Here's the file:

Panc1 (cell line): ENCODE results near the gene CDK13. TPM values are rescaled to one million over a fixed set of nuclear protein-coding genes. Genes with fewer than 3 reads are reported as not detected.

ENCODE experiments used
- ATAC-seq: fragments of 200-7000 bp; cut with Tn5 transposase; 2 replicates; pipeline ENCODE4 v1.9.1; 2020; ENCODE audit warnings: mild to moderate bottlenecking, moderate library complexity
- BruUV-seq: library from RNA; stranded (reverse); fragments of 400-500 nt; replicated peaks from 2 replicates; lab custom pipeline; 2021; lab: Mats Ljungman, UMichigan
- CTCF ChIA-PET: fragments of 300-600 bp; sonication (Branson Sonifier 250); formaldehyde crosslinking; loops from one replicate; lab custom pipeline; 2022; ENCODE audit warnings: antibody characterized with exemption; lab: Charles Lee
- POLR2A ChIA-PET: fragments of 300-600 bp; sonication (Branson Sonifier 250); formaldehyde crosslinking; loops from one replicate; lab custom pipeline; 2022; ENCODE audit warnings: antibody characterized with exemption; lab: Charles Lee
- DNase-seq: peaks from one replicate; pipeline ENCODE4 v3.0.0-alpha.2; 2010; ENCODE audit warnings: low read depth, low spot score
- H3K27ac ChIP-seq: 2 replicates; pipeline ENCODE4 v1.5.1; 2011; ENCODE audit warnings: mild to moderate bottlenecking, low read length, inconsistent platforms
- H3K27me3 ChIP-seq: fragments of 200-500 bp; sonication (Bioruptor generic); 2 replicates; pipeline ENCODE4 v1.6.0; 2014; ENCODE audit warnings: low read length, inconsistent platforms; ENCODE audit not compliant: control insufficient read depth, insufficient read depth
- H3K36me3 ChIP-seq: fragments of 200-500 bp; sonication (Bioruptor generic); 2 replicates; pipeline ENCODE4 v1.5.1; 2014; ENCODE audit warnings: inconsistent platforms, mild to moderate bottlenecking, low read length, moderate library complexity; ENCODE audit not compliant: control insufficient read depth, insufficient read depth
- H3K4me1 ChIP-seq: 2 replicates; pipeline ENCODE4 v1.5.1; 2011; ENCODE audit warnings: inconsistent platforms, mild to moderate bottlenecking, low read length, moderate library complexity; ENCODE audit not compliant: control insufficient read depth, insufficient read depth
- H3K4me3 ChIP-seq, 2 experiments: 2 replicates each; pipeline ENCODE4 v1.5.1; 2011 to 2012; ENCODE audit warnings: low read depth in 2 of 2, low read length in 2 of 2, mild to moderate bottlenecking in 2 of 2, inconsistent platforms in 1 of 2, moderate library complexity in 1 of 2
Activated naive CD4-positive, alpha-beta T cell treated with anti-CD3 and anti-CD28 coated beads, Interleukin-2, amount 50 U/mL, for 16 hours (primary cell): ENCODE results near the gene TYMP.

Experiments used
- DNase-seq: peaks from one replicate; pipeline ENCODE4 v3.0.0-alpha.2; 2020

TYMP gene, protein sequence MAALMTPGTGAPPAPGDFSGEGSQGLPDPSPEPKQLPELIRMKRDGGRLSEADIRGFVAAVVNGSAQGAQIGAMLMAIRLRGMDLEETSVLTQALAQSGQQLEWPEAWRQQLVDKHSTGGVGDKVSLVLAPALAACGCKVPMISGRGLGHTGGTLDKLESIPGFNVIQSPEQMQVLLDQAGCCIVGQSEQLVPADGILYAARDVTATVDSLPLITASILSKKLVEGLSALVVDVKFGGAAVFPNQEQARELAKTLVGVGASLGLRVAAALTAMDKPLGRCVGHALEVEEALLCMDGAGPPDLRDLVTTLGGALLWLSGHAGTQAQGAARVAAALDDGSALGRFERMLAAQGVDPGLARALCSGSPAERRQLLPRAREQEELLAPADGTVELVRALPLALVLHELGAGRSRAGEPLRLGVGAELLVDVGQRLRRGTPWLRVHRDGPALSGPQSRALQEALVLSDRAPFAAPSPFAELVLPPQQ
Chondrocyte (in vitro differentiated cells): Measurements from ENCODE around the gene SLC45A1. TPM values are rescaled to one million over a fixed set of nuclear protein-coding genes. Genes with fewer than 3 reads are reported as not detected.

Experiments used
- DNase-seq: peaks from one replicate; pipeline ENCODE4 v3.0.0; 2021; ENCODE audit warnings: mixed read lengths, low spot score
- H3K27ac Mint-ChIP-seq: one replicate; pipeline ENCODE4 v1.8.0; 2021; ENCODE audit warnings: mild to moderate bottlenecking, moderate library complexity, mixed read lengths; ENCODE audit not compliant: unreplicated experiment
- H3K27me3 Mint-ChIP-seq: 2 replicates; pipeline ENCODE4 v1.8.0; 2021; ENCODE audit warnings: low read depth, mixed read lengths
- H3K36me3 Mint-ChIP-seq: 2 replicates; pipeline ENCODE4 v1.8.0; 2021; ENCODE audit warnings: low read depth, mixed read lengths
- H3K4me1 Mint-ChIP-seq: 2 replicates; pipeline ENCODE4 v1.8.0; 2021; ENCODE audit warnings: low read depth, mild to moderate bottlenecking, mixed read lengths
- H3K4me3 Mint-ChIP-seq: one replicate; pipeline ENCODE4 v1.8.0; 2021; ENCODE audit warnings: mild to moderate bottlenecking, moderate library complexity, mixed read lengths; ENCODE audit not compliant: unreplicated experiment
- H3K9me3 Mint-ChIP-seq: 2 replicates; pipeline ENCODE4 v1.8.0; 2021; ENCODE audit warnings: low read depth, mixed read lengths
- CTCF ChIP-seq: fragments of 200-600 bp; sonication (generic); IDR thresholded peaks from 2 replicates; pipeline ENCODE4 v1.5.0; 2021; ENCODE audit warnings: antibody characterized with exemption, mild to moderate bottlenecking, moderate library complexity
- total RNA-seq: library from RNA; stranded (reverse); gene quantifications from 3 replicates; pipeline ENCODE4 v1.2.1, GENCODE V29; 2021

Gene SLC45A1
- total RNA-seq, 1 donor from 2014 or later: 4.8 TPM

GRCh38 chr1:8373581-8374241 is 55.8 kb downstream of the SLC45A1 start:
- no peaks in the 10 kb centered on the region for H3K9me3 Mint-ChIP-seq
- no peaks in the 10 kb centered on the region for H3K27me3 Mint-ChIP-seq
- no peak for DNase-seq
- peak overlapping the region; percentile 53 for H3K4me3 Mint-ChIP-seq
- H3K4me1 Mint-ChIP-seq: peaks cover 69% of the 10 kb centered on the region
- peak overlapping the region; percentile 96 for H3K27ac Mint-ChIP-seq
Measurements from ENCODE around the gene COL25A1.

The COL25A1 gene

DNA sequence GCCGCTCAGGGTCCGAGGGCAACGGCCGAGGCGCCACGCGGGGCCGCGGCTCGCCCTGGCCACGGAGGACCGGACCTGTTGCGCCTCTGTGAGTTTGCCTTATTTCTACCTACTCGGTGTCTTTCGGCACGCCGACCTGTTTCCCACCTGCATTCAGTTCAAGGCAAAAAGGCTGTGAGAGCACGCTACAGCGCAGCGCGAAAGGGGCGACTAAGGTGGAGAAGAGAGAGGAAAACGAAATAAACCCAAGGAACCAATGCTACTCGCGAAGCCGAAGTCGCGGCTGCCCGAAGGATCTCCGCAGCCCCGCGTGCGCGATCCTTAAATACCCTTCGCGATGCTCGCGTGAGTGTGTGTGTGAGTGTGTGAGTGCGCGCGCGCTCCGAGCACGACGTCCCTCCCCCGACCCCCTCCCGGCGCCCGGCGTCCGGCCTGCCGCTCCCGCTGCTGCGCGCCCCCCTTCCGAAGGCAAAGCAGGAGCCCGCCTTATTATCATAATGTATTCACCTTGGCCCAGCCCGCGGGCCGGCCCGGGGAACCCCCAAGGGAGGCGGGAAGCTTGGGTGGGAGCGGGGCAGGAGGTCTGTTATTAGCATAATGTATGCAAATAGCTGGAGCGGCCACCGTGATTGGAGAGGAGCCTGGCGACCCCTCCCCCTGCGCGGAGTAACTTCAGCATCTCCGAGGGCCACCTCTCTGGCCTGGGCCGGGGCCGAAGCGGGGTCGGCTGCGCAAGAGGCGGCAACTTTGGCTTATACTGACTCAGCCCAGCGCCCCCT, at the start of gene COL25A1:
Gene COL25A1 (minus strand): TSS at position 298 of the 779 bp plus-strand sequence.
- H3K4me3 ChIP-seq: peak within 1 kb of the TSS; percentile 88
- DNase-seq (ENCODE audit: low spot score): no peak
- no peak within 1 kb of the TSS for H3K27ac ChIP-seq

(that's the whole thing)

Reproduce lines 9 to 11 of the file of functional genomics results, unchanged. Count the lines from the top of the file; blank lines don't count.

- H3K27me3 ChIP-seq: fragments of 200-500 bp; sonication (Bioruptor generic); 2 replicates; pipeline ENCODE4 v1.6.0; 2014; ENCODE audit warnings: low read length, inconsistent platforms; ENCODE audit not compliant: control insufficient read depth, insufficient read depth
- H3K36me3 ChIP-seq: fragments of 200-500 bp; sonication (Bioruptor generic); 2 replicates; pipeline ENCODE4 v1.5.1; 2014; ENCODE audit warnings: inconsistent platforms, mild to moderate bottlenecking, low read length, moderate library complexity; ENCODE audit not compliant: control insufficient read depth, insufficient read depth
- H3K4me1 ChIP-seq: 2 replicates; pipeline ENCODE4 v1.5.1; 2011; ENCODE audit warnings: inconsistent platforms, mild to moderate bottlenecking, low read length, moderate library complexity; ENCODE audit not compliant: control insufficient read depth, insufficient read depth